Police State


From art group Anti-Banality, the first segment of their new feature-length film Police Mortality. It was created by splicing together countless blockbuster action and cop movies, and tells the story lying underneath — a cop’s sudden existential crisis leads to the nation’s police turning on each other:

Police Mortality is Anti-Banality’s latest wish-fulfillment symptomology of, as one character hallucinates it, “a precisely formulated national conspiracy of police genocide.” It is a paranoid-schizophrenic blitz against police subjectivity, skimmed off nearly 200 movies by that other social superego–Hollywood.

In this opening scene, the immaculate suicide of one LAPD officer begins to reveal the contradictions of police existence to a force which, finding itself multiply irreconcilable with itself, resorts to terminal civil war, eradicating the prevailing organization of life in the process.



International news agency Al-Jazeera (which also happened to recently purchase Current TV here in the states, y’all) asks whether the United States’ police forces have become too militarized. For those of us who get our news from independent, mostly online sources, this seems obvious. Anyone who was involved with or follows the Occupy movement has seen how local and state law enforcement have refitted themselves as paramilitary organizations.

Each week, seemingly every day, there are dozens of stories of police harassment, abuse, brutality, and infringement on civil rights; usually against people of color. It may not be that this is a trend on the rise, but as others have suggested, that there are simply more cameras and recording devices out there facilitating our constitutional right to keep the cops accountable. But there can be no doubt that the addition of SWAT tactics, zero tolerance, racial profiling, stop-and-frisk, warantless surveillance and wiretapping, armored tank-like vehicles, severe use of ‘nonlethal’ weapons, and the trigger-happy cowboys themselves have increased faster than you can say ‘counter-terrorism’ or ‘fusion center.’ Add in some DHS-supplied drones and you’ve got a local militia with a fraternal code of silence and protection from the very laws they were once sworn to uphold.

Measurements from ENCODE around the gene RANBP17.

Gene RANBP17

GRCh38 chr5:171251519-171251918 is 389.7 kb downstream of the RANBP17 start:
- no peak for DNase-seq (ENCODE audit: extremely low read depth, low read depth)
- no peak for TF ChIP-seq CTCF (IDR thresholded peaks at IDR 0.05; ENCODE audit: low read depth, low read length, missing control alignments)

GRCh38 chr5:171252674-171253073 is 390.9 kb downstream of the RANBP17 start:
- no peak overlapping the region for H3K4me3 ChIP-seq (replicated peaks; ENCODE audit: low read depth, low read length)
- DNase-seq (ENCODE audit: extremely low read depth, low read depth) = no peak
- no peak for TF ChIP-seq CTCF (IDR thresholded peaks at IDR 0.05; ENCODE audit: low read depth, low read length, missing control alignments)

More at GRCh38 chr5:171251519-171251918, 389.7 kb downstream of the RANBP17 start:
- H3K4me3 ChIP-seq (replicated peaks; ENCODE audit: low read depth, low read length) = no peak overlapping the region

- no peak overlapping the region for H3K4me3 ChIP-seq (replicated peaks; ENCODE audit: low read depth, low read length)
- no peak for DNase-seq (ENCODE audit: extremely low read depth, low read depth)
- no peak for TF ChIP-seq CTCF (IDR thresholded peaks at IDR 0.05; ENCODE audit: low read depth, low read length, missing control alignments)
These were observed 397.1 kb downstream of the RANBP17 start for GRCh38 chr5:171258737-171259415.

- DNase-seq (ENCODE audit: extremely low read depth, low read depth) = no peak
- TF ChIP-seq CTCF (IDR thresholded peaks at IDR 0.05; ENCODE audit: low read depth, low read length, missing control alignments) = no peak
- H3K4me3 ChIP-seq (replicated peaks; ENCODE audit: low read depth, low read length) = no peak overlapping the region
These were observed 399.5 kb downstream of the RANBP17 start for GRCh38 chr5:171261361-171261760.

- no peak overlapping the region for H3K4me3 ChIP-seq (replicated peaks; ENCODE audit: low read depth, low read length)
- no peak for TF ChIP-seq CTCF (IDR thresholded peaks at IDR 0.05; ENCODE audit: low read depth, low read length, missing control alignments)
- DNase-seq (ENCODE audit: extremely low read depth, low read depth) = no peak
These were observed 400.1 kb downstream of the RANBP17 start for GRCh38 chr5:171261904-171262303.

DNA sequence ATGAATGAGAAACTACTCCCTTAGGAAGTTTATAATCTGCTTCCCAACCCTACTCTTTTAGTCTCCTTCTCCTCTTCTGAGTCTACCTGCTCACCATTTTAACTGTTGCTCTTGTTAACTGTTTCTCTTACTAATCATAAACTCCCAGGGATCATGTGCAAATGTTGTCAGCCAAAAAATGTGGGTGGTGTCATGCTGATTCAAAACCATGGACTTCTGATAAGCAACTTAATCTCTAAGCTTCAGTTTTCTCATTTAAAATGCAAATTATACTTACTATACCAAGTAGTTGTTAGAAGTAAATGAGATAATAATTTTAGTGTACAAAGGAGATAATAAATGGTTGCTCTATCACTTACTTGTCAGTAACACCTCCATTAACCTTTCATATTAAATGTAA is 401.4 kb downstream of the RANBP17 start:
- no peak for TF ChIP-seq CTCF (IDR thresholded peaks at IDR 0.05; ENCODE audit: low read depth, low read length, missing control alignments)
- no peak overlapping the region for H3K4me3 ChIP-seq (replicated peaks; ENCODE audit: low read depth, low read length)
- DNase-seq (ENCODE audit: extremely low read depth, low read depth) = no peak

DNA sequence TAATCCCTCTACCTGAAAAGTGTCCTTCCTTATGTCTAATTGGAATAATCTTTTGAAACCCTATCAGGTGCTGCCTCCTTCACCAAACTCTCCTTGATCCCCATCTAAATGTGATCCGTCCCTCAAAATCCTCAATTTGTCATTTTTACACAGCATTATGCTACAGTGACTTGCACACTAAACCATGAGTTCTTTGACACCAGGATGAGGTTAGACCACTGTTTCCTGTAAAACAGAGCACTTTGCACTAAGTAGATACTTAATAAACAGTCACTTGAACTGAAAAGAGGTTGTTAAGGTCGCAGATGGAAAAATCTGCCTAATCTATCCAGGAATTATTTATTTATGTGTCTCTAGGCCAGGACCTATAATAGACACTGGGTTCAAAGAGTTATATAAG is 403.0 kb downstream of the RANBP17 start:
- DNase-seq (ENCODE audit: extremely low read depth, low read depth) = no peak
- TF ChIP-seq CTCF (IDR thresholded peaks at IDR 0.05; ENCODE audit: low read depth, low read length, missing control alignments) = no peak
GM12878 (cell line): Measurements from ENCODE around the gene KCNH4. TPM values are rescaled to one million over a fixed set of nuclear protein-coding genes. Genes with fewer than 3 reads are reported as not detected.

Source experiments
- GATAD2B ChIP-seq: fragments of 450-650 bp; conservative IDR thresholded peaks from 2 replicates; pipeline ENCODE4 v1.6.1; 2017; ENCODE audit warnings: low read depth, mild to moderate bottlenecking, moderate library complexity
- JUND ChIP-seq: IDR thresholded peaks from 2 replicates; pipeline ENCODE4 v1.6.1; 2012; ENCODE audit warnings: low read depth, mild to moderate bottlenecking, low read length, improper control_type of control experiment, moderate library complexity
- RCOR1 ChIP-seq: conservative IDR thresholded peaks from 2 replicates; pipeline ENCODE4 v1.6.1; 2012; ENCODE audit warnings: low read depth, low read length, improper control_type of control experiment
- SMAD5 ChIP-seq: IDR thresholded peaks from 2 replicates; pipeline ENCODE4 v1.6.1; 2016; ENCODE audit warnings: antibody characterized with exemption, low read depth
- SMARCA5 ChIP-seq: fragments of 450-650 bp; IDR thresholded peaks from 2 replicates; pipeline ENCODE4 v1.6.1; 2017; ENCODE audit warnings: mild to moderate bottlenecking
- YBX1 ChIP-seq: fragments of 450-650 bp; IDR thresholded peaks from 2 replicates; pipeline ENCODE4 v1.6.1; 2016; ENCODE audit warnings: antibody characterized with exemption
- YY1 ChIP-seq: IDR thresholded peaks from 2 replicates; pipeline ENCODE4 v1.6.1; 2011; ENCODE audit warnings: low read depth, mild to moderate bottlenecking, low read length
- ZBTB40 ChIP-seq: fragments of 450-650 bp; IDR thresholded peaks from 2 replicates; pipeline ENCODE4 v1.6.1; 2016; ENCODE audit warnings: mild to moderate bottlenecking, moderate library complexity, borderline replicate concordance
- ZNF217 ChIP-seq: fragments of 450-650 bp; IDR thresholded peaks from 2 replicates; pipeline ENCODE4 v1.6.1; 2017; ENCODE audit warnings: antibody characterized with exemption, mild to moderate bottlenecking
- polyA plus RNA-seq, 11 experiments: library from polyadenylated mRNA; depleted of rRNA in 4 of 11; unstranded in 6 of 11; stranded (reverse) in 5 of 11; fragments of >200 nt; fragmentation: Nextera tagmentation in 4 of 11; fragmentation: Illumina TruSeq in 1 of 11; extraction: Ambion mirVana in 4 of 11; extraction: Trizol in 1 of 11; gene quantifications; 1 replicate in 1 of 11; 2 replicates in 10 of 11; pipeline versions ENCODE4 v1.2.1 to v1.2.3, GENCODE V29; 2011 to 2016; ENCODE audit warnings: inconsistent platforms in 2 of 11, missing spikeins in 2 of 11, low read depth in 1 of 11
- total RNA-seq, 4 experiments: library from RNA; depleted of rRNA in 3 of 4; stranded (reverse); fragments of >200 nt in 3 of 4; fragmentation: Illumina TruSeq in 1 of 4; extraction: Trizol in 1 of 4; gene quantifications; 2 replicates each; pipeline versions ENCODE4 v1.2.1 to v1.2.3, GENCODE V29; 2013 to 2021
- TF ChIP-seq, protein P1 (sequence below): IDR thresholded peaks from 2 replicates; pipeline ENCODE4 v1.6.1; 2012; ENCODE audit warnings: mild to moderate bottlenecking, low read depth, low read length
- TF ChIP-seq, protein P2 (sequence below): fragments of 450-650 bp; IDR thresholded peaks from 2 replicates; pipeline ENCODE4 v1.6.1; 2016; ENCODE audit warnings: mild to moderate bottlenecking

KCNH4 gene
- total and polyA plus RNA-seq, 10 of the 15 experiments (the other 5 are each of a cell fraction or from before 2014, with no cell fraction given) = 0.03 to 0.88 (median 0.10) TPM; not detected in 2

On this episode of Breaking the Set, Abby Martin talks to Ian Freeman, Host of “Free Talk Live”, about the police state and the erosion of American civil liberties. Abby then talks to RT Arabic Correspondent, Reema Abu Hamdieh, about the polarized views of Arabs in the Middle East toward a second Obama Administration. BTS wraps up the show with a look at torture, murder and rape by US military contractors going unpunished.






The United States government has revealed information about the Justice Department’s use of warrantless internet and telephone surveillance of American citizens (known as “pen register” and “trap and trace” records). And even though…




A year after it all began, the Occupy protests returned to the New York Stock Exchange this morning, with more than a hundred arrests notched by the early afternoon. Raw Story reported a few hours ago:

A New York University professor and an artist featured in The Nation magazine this month were among more than 90 people arrested early Monday morning as Occupy Wall Street marked its first anniversary with various demonstrations in New York City. “Just grabbed off sidewalk, along with everyone else,” artist Molly Crabapple said on Twitter shortly after being picked up by police.

Elsewhere, Jacobin magazine founding editor Bhaskar Sunkara reported that NYU Social and Cultural Analysis professor Andrew Ross, was arrested as part of a demonstration in the lobby of the JP Morgan Chase building on Park Avenue. “Cops are never friendly, but these cops aren’t cops,” Sunkara said. “They’re militarized beyond comprehension.”




In response to both the killing an unarmed young man this past weekend and subsequent police brutality against protesters, hundreds of demonstrators converged in from of Anaheim City Hall yesterday, and cops once again responded violently, blanketing residents and reporters with a barrage of pepper balls and bean bag rounds as unrest in the city continues to grow:




If American police forces start using unmanned aerial drones to attack citizens, does that by definition make the United States a police state? Report by Hannah Yi for The Daily:

As a Texas sheriff prepares to use an unmanned drone as his force’s eye in the sky, and perhaps even arm it with nonlethal weapons like Tasers and rubber bullets, civil liberties groups are crying foul.

In the coming weeks, the Montgomery County Sheriff’s Office north of Houston says it will deploy a $300,000 ShadowHawk drone — bought with a federal homeland security grant — to spy on criminals, support SWAT operations and look for missing persons.

The unmanned helicopter is about the size of a large dog, has a range of 25 miles and…